Merkel responded that Syria needed constitutional reform and elections.

Next topic – Ukraine

The German chancellor said she favored the stationing of UN peacekeepers to oversee ceasefire bids in eastern Ukraine under German and French mediation.

But, according to Putin, there had been “absolutely no progress” for the region where Russia backs Ukrainian separatists, and in 2014 annexed Crimea.

Michaela Kuefner@MKuefner

She says global „responsibility” and means return of migrants to more stable – he says “economic co-operation” and means he won’t guarantee ’s role als gas transit country in times of . and have that and a lot more to talk about tonight.

Winter fuel for Europe

On Russian natural gas deliveries to Europe, Putin said he did not exclude the possibility that Ukraine could still earn from existing transit pipes once a new Baltic Sea project was completed next year.

“The main thing is that this transit through Ukraine, which has tradition, meets economic requirements,” Putin said.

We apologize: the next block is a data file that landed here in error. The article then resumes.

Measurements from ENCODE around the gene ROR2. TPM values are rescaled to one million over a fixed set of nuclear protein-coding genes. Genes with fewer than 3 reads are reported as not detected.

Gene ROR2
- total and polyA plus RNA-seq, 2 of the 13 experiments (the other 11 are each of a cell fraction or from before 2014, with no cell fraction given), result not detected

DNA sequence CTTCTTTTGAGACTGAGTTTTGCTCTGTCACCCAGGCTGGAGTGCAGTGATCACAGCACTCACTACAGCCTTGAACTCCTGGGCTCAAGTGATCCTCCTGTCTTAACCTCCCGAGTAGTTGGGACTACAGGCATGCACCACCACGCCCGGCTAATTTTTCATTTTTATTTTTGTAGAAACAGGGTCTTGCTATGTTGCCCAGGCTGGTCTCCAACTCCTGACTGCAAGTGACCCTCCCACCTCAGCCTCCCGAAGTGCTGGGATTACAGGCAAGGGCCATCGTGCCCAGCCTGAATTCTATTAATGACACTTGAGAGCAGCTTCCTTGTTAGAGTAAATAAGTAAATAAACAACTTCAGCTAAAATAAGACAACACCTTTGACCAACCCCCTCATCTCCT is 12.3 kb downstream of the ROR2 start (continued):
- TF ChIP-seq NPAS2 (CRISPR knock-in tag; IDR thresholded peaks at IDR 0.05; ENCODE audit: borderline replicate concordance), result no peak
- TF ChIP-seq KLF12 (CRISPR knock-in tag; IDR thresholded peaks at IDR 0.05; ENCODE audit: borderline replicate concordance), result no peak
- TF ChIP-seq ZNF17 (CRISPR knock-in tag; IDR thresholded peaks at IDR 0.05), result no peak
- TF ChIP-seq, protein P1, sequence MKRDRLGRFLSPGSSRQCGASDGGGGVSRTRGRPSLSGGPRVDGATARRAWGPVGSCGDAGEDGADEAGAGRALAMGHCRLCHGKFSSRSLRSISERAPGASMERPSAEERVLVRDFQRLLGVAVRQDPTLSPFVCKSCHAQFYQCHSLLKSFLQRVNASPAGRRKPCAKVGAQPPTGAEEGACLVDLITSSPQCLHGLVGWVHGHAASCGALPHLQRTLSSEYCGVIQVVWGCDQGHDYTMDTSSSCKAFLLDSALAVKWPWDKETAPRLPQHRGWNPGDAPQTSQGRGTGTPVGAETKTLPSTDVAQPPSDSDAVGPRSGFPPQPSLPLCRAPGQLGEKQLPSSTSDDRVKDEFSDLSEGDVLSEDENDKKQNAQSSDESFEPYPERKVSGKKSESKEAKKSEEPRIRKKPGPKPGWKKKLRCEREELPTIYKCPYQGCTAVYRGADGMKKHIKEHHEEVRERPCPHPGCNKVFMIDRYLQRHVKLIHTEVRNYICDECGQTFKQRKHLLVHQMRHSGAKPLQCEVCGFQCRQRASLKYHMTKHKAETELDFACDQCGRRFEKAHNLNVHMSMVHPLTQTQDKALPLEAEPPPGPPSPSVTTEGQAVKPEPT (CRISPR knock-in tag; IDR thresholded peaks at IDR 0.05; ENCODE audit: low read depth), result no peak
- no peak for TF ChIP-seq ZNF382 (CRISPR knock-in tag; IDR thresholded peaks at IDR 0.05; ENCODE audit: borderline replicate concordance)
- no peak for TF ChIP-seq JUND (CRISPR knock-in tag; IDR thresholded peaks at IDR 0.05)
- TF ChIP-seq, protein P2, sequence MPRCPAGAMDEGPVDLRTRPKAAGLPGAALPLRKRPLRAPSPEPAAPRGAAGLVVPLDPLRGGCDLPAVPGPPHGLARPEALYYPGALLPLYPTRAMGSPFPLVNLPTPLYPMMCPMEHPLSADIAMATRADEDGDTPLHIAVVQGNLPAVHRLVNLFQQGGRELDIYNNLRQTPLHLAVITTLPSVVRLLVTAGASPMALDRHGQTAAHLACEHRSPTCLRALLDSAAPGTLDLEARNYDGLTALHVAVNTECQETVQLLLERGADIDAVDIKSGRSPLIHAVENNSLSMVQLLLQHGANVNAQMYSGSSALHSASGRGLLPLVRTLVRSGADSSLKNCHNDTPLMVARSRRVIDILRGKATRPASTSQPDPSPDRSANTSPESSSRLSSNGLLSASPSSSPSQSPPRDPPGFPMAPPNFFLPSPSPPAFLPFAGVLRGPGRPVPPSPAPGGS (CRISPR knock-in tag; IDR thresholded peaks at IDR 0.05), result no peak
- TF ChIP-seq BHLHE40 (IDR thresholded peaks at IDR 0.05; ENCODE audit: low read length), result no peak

Nordstream 2will carry Russia gas along the seabed direct to Germany, but Washington has warned that Europe will be too dependent on Russia.

Merkel said, from her point of view, Ukraine must still play a role in gas transits to Europe “even when Nordstream 2 exists.”

EU-sanctions ineffective?

Putin, without referring to EU sanctions – like similar American clamps – on Russia, said Germany remained a “leading” trade partner and had some 5,000 firms, providing 270,000 jobs in Russia.

He claimed bilateral Russian-German trade volume had grown by 22 percent over the past year, with German investments in Russia amounting to €18 billion ($20.5 billion).

ipj/ng (Reuters, dpa, AFP)

Germany, France call for ‘European solution’ to migration — But in Italy, many think Angela Merkel is the problem, not the solution

August 18, 2018

Almost half of Germans want Merkel to resign as Italy warns survival of EU is at stake over migration crisis 

Germany’s Angela Merkel and France’s Emmanuel Macron stressed the need for a “coordinated European solution” to migrant arrivals from the Mediterranean. They also voiced concern for the humanitarian situation in Syria.

People on a SOS Mediterranee ship (Reuters/D. Zammit Lupi)

German Chancellor Angela Merkel and French President Emmanuel Macron spoke via telephone about the issue of migrants rescued in the Mediterranean Sea, the Elysee Palace said on Friday.